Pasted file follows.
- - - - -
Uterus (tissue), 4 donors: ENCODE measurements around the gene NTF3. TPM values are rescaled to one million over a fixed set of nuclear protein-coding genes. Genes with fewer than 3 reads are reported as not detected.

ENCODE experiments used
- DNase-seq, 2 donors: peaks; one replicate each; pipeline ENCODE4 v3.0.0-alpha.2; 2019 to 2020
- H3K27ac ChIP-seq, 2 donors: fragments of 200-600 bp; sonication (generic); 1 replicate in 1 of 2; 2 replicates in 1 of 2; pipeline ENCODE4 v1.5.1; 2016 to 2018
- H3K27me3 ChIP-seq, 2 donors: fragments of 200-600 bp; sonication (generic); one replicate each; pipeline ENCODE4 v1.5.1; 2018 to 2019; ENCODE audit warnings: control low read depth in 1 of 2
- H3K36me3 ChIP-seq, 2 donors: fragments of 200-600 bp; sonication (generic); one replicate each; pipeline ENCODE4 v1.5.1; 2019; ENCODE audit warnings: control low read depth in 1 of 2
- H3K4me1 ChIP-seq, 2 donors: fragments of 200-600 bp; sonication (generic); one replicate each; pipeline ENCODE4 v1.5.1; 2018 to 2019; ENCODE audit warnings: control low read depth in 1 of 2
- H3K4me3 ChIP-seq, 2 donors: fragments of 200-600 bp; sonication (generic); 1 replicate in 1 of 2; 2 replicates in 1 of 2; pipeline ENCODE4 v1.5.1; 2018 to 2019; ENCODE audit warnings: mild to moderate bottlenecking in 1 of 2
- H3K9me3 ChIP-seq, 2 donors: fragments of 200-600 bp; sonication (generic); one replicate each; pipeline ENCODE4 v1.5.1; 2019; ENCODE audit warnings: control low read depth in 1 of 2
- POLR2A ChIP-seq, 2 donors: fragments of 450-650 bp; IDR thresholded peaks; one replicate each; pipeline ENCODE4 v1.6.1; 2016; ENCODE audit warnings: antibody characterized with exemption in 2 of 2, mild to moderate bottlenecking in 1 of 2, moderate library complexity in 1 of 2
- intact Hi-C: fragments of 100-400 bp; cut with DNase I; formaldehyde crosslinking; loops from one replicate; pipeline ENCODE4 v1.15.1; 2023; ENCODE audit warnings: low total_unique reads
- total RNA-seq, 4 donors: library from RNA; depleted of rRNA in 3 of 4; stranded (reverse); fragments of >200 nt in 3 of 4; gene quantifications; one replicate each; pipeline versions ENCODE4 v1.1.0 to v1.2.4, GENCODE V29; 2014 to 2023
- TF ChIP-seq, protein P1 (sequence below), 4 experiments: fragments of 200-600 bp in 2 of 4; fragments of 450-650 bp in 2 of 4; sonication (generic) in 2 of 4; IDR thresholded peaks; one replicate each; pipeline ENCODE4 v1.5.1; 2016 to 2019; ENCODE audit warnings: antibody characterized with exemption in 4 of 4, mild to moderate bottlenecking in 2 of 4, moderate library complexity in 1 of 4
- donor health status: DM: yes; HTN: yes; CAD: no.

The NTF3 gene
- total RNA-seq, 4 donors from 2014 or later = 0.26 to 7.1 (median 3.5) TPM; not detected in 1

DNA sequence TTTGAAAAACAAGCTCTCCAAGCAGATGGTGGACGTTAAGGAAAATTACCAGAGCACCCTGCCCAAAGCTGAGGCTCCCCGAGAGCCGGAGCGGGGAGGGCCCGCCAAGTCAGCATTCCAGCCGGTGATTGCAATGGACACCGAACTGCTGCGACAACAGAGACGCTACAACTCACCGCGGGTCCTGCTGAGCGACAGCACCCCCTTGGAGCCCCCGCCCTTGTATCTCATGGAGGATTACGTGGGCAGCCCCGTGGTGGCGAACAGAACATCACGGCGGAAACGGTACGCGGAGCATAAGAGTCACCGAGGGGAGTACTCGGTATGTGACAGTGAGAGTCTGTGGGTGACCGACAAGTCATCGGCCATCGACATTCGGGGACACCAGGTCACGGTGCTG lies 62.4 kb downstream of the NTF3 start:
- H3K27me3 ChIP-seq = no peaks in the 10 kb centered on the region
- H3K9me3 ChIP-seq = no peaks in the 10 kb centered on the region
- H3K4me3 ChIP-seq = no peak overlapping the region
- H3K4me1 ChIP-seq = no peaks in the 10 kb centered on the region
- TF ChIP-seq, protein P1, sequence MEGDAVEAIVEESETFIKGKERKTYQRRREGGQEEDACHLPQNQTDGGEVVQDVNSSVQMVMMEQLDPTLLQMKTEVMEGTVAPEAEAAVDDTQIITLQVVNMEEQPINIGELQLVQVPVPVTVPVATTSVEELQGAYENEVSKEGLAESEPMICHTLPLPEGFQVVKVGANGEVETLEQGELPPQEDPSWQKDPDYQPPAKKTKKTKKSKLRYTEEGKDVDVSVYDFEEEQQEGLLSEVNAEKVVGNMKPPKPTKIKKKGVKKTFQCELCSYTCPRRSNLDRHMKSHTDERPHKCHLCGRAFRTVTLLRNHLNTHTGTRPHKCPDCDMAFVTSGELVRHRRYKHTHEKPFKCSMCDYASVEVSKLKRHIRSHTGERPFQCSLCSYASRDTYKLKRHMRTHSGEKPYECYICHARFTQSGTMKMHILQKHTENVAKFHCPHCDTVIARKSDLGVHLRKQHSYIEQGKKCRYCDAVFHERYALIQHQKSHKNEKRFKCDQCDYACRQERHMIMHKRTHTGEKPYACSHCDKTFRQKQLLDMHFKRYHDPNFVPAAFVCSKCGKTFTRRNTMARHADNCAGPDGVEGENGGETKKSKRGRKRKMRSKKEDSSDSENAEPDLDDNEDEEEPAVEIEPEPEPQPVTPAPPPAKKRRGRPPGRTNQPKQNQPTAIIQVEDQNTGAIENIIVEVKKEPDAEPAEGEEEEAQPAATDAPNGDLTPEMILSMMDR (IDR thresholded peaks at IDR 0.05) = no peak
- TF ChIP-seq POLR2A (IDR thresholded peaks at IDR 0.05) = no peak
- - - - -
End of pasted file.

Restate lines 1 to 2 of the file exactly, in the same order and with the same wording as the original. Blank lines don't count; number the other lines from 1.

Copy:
Uterus (tissue), 4 donors: ENCODE measurements around the gene NTF3. TPM values are rescaled to one million over a fixed set of nuclear protein-coding genes. Genes with fewer than 3 reads are reported as not detected.

ENCODE experiments used